For many of us West of the Mississippi River, we are still extremely dry. Sure, there have been some recent storms that may have dampened the topsoil, but there are still plenty of areas in the west without much snow cover, and a much larger area where topsoil and subsoil moisture is almost nonexistent. We are a ways from the end of the drought, and even farther form replenishing subsoil moisture. Green forage, fresh or harvested, could be a long ways off as well. Any forage we have left, or can purchase to feed, is likely to be of declining quality.
When was the last time, you knew ahead of time, that your car would run into the ditch, in a blizzard? Or maybe, you absolutely knew that the Tornado warning on the radio was for a tornado that was headed directly at your home? I’m guessing these events have never occurred with certainty. That is why you may pack a survival kit in your car every winter, or why you head for the basement or some other tornado shelter, when you hear the warnings. If possible, many of us purchase insurance to protect against such unknown events. You make certain choices in life, to be prepared, just in case…….
It is almost Christmas time. Before you know it, the holidays will be over, and some of you may actually be looking forward to this! You may also be wondering if we will go over the Fiscal Cliff. As I write this, no one seems to have any answers.
The answer is right now, today, if not sooner! Many of you have spring calving herds, and you have probably already weaned this year’s calves, or, you are about to. There are three main reasons that the time immediately after weaning is a great time to add condition to your cows, for very little investment.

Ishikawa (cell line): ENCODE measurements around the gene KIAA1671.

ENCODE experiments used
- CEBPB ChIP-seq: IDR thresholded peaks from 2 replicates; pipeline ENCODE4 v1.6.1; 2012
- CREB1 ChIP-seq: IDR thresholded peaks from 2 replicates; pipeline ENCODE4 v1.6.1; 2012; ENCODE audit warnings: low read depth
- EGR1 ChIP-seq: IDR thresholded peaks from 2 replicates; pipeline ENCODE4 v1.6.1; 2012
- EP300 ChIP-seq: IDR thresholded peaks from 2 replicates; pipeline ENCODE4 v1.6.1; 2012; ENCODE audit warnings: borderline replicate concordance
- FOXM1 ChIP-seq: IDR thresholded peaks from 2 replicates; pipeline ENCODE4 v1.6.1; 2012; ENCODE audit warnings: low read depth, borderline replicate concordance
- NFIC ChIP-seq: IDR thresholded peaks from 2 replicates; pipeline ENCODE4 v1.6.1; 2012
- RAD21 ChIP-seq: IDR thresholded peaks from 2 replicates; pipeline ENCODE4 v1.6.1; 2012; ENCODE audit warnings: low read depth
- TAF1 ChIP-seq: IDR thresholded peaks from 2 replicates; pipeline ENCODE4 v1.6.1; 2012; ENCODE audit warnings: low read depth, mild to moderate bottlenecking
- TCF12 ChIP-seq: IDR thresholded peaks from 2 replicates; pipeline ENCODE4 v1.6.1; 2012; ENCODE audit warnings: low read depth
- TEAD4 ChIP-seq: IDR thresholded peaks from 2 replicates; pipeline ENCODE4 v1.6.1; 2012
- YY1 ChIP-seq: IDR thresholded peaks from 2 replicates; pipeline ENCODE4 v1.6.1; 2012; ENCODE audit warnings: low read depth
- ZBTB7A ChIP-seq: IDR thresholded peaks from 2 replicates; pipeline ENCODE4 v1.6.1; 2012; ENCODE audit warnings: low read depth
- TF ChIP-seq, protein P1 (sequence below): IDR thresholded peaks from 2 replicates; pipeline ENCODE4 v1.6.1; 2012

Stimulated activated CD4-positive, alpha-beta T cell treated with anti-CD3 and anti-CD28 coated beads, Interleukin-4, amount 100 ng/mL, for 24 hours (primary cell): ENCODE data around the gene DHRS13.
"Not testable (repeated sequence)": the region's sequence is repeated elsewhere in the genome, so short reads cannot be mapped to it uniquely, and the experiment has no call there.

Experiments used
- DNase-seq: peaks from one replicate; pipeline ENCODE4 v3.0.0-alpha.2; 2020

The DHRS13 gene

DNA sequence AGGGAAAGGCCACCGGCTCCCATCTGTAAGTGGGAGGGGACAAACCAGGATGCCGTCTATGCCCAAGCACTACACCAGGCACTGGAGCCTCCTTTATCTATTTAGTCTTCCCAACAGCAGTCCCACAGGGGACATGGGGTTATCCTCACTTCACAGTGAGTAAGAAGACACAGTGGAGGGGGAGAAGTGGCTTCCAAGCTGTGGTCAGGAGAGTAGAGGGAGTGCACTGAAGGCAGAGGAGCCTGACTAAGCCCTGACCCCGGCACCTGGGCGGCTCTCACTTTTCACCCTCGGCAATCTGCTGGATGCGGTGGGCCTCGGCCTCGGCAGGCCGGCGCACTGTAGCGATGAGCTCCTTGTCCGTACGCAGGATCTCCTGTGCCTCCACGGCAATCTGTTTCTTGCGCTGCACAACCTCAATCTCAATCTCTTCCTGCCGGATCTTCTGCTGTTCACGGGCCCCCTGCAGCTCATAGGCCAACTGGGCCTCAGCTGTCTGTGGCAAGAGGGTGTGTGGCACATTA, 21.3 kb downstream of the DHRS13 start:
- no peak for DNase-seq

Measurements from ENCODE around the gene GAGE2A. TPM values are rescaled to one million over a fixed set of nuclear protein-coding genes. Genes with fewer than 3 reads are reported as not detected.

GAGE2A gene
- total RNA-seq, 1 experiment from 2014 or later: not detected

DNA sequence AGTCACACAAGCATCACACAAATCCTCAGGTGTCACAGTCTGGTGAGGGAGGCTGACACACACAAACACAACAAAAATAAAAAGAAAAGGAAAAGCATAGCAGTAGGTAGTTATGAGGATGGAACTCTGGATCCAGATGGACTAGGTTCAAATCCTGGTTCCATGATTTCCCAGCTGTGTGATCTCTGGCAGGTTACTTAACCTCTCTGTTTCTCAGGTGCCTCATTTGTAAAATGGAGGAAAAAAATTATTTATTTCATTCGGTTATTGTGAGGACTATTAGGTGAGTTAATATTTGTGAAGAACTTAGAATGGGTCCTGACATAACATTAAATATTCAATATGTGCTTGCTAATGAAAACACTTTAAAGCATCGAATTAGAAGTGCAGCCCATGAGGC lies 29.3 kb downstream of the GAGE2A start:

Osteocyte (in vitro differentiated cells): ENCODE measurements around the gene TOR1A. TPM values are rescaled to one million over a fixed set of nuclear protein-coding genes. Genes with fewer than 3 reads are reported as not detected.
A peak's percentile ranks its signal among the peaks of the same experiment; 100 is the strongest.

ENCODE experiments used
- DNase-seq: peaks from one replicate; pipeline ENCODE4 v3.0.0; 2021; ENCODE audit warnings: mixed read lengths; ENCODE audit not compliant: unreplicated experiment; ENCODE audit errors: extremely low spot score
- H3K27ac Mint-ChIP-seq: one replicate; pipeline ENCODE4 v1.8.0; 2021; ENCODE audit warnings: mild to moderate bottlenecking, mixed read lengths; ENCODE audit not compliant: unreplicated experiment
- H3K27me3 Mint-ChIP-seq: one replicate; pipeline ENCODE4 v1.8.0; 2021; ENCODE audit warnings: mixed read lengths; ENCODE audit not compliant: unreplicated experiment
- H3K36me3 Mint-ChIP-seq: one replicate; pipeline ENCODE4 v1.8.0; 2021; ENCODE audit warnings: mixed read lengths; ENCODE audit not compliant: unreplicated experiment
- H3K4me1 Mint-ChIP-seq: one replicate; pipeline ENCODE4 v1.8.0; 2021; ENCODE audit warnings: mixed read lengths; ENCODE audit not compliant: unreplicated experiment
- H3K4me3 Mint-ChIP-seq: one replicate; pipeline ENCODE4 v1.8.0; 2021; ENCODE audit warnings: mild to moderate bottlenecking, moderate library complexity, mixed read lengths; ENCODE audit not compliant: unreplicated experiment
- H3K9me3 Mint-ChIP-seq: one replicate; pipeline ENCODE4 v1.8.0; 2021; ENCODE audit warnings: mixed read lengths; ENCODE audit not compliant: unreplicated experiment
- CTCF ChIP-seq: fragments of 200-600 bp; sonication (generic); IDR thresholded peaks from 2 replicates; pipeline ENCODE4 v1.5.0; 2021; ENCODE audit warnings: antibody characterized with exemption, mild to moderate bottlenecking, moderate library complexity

Most of the cattlemen reading this blog will likely admit that they are in a drought, to some degree or another. Interestingly, some may have even sold hay from a bumper crop last year, for what seemed like a tidy profit at $125/ton, only to have to buy some back this year at prices $20 to $50 above that. What a difference el niño can make! For whatever reason, many Cattlemen are buying hay this fall, in order to get through the winter. And, for some cattlemen, hay may be scarce in their part of the country. CRP (Conservation Reserve Program) hay may be part of what they can make a deal on.
Most Cattlemen are aware of two types of protein supplements. Those that are called an “all-natural”1, and those that utilize some urea, or other form of non-protein nitrogen (NPN). It is not unusual for Cattlemen to hesitate, or outright refuse to use a supplement containing NPN. Instances of overconsumption with free-choice supplements containing NPN have occasionally caused animal deaths. This is usually due to a combination of environmental factors (e.g., forage or water availability), and often times it is exacerbated by the previous plane of nutrition of the cattle involved. Still, many cattle are safely and effectively supplemented each year with a supplement containing some NPN.
Self-fed intake guidelines for CRYSTALYX® Brand Supplements can be made under the general categories of protein supplement formulations or mineral supplement formulations. However, within those two categories, you can see additional factors that impact consumption outlined below.
Worried about a drought this year, or perhaps, “again” this year? If you are not experiencing a drought this year, you have likely experienced one in the past, and you will likely see one in the future. If you agree with that statement, this information will someday be of use to you. Perhaps sooner, than later.
The majority of the research that Ridley Block Operations has conducted on modifying grazing distribution with CRYSTALYX® has occurred in the Fall. However, there are good examples of customers using CRYSTALYX® in the Summer, to modify grazing distribution.
As a Nutritionist, I often field questions from cattlemen on calf scours, weak calves and other calving time disasters.Most all of these questions come after the problem has already set in.While we cannot control the weather that will play a large role in stressing newly born claves, we can control the management of stress in our herds.